Well, it’s only been a few hours since Britain has raised the threat level to “Severe”. But what does this mean to the business world. Well, the biggest issue is that people tend to be a bit more conservative when they perceive risk. This could have a negative effect on the market, which can have knock-on effects to the whole economy.
I tend to believe though that these things are more pronounced when they are announced. People adapt to new situations quite easily and it’s only a matter of time before things adjust themselves. Things just keep going, mush like a run of the mill nordic track treadmill. Still, it would be better if the threat level comes down, don’t you think?
$41 million dollars a week. Now that’s a whopping amount of money by any stretch of the imagination. I was thinking about the movie industry in relation to pirated movies a couple of days ago and the thoughts I was having is around the remuneration that all the people invovled in the creation of media are due. Sure, it takes a substantial amount of effort to produce a movie like this, but once the costs are covered, who reaps the rewards?
The answer is the investors behind the movie. They are the people taking the risk that the movie might be a bust, and therefore deserving of the massive rewards we’re seeing in this case. But one mustn’t forget all the other movies that are produced that never make it. The truth is that it’s not as simple as retailing ballet shoes or Ferrari parts, the market profile and risk that make part of the movie market are quite different to other markets.
There’s an interesting movement happening in the journalism world at the moment. You could sum it up as a battle of wills between Murdoch and Google, but it’s more than that. There’s a cost involves in collecting news and someone has to pay for that in the end. Here are some costs The Times faces:
Indicating the costs of quality journalism, he said it had cost the Times £1.5m to run a Baghdad bureau for the duration of the Iraq war and £10,000 to send a correspondent to report on violence in northern Sri Lanka.
(taken from an article in the Guardian)
The answer isn’t quite clear for now. It’s not like you can take some time out, hire one of those outer banks vacation rentals and put everyone in a room until they reach a compromise. The market will bear what the market will bear.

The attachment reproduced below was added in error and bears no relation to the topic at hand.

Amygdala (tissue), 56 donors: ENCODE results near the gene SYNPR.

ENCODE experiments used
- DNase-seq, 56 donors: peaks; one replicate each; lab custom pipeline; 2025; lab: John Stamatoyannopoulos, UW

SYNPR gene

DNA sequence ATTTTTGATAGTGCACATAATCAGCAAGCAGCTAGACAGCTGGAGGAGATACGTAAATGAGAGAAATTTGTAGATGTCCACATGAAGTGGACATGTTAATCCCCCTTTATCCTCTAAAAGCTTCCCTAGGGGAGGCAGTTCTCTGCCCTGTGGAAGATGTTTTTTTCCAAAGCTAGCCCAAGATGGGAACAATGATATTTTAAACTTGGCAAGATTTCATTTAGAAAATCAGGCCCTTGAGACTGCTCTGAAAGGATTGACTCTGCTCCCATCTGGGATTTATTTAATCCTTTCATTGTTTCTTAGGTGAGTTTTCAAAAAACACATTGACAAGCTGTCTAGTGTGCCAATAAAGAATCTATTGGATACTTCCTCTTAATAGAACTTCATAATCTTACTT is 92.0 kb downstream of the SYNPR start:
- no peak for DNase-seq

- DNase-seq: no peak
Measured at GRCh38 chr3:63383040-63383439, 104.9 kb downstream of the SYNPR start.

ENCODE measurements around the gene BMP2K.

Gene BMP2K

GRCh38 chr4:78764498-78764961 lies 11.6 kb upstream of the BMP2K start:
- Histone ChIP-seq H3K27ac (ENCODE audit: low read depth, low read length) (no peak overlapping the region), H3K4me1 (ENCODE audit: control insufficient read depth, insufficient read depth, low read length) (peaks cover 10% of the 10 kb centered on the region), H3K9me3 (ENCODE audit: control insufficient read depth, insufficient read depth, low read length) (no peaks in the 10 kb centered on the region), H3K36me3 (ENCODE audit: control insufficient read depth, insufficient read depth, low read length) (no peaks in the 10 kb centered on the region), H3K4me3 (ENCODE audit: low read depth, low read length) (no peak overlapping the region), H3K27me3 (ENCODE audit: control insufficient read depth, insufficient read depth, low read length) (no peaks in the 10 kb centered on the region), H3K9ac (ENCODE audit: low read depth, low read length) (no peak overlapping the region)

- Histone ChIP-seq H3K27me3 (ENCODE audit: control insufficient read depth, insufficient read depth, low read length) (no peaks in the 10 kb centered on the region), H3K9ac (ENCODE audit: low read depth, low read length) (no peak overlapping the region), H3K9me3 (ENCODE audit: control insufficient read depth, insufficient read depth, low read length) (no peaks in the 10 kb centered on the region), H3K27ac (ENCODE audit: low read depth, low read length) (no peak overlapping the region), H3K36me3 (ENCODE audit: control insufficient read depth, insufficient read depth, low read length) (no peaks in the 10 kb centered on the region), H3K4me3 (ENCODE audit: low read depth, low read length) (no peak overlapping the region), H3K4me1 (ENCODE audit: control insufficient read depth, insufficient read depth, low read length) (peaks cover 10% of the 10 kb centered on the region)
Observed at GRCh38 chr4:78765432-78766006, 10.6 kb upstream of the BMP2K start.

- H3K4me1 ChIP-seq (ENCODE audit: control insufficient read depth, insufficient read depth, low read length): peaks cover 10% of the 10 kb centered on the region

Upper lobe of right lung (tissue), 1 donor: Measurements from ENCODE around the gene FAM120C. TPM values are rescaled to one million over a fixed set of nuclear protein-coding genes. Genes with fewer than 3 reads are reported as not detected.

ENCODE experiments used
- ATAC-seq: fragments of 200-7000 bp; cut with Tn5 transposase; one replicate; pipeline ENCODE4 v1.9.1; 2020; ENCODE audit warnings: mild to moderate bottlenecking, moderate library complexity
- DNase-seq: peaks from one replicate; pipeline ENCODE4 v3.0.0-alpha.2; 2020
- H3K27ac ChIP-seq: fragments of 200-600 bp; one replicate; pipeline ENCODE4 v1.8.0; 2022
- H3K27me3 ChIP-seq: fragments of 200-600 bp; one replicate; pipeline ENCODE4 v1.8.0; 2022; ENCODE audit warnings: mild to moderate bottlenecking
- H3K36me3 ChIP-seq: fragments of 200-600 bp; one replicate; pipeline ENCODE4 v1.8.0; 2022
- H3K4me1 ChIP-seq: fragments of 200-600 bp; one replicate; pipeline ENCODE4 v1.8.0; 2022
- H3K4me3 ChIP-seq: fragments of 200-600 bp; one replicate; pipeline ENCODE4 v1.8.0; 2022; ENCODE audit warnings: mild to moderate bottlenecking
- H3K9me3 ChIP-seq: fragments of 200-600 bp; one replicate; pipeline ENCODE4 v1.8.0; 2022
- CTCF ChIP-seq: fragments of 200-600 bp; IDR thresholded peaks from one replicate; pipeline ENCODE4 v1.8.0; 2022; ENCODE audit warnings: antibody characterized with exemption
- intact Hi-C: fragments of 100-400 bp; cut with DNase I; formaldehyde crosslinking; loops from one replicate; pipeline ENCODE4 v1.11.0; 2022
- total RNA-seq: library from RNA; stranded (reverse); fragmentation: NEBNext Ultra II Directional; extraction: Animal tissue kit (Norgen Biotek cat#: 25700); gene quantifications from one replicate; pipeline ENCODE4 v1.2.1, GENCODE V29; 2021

Interesting article on BBC News about how pound shops in the UK are handling problems like rising inflation. They have an interesting view on this as they see it as a shift in the products they carry rather than something that is damaging their business. So, items they sold at £1 last year might have gone out of budget and not be on their shelves any more, but items that sold at 90p in other shops are now more expensive and fall into the range where they can offer a bargain to their suppliers.
Interesting article and worth a read. I guess you’ll never find things like jewellery and bamboo blinds, but I’m pretty sure it’s only a matter of time before MP3 players will be on sale there.
One thing that REALLY gets under my skin is when people manipulate statistics to try and create sensational news. I came across this news article this morning:
Malta’s food prices second highest in eurozone
By MaltaMedia News Jun 3, 2008 – 10:44:20 AM
Food prices in Malta rose by 9.7% in April 2008, more than twice the inflation rate which during the same month stood at 4.1% in 2007, according to Eurostat.
Malta, therefore, has the second highest rise in food prices in the eurozone with Slovenia’s prices rising by 12.4%. The overall rise in food prices in the eurozone stood at 6.2%.
Oils and fats alone in Malta went up by 15.8% in just a year’s time whilst in other eurozone countries they only went up by 8.3% on average.
Another contrasting anomaly in Malta’s price portfolio is that the prices of vegetables, which in other countries fell, went up by 13.8% registering the highest increase in comparison to all other countries.
Do you see my problem with the article? The headline states that Malta has one of the highest food prices in Europe, yet the statistics quoted talk about the second highest RISE in prices. And I don’t think there was an editorial error here, it’s just that the headline is more sensational like this. In reality, such an abrupt rise in prices probably belies the fact that prices are really quite low in comparison to it’s European neighbours and have had to climb steeply to try and catch up.
Statistics also need to be put in context. A 10% rise in a month sounds like a lot. But I would hazard a guess that this is a pro-rated per annum growth rate (making it under 1%) based on the fact that it is quoted as being twice inflation. Also, how does this compare to preceeding months? Was this figure similar the previous month, or maybe it was unusually low?
Is it just me? Or do misrepresented statistics drive you crazy too?